Women living in rural areas often find it challenging to locate nearby clinics that offer reproductive services and the social workers that do the counseling. Pollack and Markowitz note that women in these areas may have to travel more than 180 miles to seek services, meaning they have to take time off of work and figure out transportation and childcare. They also highlight that a number of states, including Kentucky, West Virginia, Mississippi, North Dakota, South Dakota, and Wyoming, only have one abortion clinic, while many have long waiting periods. These challenges mean that counseling is essential to a woman’s wellbeing, but there are not enough social workers in these areas to help women work through the issues.
On top of reproductive issues, the increased poverty, lack of public transportation and shortage of childcare makes it challenging for women to leave abusive relationships. Rural social work is essential in creating safe spaces for women to work through dangerous relationships.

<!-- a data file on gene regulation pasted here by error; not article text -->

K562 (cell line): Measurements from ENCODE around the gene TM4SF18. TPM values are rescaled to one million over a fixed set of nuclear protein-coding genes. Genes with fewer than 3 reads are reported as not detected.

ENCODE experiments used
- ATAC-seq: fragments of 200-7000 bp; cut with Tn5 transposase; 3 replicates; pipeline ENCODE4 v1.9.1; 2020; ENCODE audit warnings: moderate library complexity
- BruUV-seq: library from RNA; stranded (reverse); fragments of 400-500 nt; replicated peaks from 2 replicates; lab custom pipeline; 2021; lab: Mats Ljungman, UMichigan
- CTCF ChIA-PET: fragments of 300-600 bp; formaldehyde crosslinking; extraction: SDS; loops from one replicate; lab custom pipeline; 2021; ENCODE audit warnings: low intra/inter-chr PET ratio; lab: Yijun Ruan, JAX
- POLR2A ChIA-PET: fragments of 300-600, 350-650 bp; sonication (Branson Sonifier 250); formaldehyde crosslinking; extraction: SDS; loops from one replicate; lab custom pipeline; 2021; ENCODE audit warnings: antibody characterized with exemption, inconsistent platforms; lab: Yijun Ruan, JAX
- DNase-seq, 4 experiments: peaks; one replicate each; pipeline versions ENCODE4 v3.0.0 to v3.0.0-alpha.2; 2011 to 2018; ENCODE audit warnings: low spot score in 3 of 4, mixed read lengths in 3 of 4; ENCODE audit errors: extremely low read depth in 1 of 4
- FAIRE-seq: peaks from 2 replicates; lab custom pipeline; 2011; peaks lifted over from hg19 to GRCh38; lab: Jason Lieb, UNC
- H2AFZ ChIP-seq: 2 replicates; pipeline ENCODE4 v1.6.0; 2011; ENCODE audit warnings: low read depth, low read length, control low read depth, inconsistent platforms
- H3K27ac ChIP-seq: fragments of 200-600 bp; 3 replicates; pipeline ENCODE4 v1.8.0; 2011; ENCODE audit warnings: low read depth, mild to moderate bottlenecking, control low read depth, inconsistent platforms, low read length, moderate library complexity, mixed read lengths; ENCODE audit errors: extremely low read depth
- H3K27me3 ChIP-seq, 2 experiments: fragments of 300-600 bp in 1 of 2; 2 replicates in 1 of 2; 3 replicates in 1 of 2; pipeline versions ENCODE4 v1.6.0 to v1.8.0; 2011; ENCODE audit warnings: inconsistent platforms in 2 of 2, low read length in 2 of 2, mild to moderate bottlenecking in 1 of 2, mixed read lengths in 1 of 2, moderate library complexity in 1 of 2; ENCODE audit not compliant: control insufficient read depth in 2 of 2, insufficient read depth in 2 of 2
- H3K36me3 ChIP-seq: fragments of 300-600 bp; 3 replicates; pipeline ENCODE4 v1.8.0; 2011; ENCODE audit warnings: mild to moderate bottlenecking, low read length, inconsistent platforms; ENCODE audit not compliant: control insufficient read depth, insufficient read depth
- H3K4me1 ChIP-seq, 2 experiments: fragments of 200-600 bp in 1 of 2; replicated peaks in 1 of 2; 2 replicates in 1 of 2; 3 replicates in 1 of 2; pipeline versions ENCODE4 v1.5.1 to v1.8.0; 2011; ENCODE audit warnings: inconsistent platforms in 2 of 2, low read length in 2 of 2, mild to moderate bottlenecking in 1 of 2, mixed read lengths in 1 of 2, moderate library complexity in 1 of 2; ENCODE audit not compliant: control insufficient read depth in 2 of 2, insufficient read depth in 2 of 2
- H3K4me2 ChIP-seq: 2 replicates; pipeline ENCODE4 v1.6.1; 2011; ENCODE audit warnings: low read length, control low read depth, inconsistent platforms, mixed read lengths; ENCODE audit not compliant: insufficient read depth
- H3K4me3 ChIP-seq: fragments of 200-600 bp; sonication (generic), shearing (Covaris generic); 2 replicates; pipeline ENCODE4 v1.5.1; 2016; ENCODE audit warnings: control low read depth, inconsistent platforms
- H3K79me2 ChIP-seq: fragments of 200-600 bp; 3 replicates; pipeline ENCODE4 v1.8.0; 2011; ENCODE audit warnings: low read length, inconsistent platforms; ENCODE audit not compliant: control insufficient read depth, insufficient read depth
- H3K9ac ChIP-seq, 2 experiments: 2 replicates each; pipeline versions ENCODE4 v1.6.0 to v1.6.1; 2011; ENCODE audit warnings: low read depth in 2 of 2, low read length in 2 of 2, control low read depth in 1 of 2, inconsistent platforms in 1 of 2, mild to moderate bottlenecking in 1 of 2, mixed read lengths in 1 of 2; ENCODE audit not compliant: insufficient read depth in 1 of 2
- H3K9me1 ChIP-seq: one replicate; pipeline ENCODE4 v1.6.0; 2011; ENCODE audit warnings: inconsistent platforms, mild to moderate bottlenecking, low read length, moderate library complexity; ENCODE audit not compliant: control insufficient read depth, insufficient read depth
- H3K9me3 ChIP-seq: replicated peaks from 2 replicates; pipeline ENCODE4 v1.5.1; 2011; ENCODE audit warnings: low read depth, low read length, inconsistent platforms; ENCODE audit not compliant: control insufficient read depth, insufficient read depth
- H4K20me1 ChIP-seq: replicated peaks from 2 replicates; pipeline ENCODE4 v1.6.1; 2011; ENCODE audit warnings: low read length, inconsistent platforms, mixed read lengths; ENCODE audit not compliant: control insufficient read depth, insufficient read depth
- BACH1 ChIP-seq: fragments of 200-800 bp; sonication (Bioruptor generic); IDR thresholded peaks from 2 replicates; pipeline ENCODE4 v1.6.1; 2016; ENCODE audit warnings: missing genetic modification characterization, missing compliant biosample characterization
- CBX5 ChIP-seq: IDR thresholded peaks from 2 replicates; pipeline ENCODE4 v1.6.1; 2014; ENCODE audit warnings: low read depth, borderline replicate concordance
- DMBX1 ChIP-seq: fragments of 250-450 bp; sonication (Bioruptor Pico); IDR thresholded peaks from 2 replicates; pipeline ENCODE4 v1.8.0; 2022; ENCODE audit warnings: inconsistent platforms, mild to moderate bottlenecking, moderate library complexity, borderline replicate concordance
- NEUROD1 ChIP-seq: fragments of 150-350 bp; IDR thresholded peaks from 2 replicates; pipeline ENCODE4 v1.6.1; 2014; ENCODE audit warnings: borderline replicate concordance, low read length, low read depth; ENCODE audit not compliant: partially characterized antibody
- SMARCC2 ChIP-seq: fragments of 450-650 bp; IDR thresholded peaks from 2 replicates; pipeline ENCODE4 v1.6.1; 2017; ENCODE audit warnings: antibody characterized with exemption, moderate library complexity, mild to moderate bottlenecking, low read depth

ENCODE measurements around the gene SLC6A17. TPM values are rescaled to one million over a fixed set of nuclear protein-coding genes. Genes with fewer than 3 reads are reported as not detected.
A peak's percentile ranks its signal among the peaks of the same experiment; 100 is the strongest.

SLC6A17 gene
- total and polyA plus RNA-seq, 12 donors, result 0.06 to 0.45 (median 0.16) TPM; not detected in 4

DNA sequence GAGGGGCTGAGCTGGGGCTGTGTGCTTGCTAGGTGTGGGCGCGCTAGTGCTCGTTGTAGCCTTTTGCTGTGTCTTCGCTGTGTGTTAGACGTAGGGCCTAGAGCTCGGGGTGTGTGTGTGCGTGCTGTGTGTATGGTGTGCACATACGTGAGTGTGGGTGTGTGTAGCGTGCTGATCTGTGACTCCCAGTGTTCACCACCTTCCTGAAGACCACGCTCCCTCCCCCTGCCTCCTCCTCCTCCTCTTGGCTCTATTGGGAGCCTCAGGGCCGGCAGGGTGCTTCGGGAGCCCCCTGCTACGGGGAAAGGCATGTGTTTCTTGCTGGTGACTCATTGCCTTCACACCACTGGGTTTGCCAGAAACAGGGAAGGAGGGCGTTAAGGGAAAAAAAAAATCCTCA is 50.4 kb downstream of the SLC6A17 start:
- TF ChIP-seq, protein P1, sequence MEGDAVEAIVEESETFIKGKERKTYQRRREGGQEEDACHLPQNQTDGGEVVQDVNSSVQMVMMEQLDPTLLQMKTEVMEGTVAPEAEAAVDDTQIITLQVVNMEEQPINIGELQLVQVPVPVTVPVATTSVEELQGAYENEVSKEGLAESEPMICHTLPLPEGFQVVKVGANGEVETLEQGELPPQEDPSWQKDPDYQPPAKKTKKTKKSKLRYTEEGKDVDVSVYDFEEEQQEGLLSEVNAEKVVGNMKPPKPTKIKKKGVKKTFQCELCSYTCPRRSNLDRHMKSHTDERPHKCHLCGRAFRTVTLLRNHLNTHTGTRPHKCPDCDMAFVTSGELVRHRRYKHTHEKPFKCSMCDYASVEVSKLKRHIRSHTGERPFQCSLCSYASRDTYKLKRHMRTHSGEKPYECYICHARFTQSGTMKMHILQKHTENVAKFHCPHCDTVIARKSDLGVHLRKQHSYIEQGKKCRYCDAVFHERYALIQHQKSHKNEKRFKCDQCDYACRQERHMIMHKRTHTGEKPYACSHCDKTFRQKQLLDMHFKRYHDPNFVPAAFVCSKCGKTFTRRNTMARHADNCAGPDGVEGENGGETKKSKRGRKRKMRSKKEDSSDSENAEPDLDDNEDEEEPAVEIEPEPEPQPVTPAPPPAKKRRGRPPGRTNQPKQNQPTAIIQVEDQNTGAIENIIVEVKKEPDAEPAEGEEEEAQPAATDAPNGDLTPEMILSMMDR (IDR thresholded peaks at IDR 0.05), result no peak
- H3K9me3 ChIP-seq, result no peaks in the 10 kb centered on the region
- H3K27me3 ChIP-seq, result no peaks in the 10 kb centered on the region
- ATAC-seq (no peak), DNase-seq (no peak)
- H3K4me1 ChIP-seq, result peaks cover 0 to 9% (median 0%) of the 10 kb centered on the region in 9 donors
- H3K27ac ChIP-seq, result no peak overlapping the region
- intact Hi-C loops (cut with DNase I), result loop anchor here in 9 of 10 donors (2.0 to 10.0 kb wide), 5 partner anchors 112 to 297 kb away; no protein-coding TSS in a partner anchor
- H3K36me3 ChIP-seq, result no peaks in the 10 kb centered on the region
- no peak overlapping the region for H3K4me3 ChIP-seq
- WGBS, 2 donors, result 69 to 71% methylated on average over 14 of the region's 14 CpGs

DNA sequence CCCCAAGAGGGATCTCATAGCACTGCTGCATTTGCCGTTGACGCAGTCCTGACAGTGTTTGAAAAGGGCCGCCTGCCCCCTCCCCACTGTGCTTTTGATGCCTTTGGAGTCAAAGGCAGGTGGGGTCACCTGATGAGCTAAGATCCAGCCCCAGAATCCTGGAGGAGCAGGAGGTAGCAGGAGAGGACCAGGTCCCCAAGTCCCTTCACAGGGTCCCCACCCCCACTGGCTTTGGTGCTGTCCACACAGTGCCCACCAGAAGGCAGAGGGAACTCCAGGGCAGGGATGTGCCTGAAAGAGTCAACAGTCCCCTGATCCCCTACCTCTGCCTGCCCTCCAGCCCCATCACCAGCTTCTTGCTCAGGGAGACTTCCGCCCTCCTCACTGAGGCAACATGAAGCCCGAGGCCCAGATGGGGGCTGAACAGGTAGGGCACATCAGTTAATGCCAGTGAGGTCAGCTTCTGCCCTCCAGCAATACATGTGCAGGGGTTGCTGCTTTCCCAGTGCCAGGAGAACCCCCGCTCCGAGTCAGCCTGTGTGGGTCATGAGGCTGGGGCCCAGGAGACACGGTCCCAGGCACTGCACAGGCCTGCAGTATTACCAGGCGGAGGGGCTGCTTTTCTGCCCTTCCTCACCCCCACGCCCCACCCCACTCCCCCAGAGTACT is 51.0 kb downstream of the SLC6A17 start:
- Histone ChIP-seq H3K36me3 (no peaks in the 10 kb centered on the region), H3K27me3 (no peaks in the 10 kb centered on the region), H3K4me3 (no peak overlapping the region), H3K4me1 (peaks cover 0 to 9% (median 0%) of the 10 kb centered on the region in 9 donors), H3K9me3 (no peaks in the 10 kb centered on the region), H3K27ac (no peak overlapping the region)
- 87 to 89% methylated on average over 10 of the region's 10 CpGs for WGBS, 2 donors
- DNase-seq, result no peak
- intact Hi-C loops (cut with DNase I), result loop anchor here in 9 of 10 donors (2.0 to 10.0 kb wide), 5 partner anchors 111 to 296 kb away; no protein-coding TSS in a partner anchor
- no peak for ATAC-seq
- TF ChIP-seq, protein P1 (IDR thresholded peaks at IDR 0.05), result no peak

Lack of LGBTQIA+ Resources
For LGBTQIA+ teens and adults, there is often a lack of community and support. Federally funded healthcare is also lacking. These folks typically do not have access to the same resources to assist with the physical and mental health needs that their urban counterparts do. Social workers here serve as a lifeline.
Lack of Support for the Formerly Incarcerated
Pollack and Markowitz cite the National Center for State Courts, which notes that those who used to be incarcerated and return to rural areas have a harder time due to lack of jobs, places to live, public transportation and programs that assist with reentry. Regarding housing, public housing authorities in these areas are legally able to reject tenants with criminal records. In urban areas, there are federal, state, and city-funded programs where social workers serve as the go-between with courts, hospitals, nonprofits, vocational programs and more to support the formerly incarcerated. Due to a lack of research on programs in rural areas, it can be assumed that there is a gap in social services for the formerly incarcerated returning to these communities.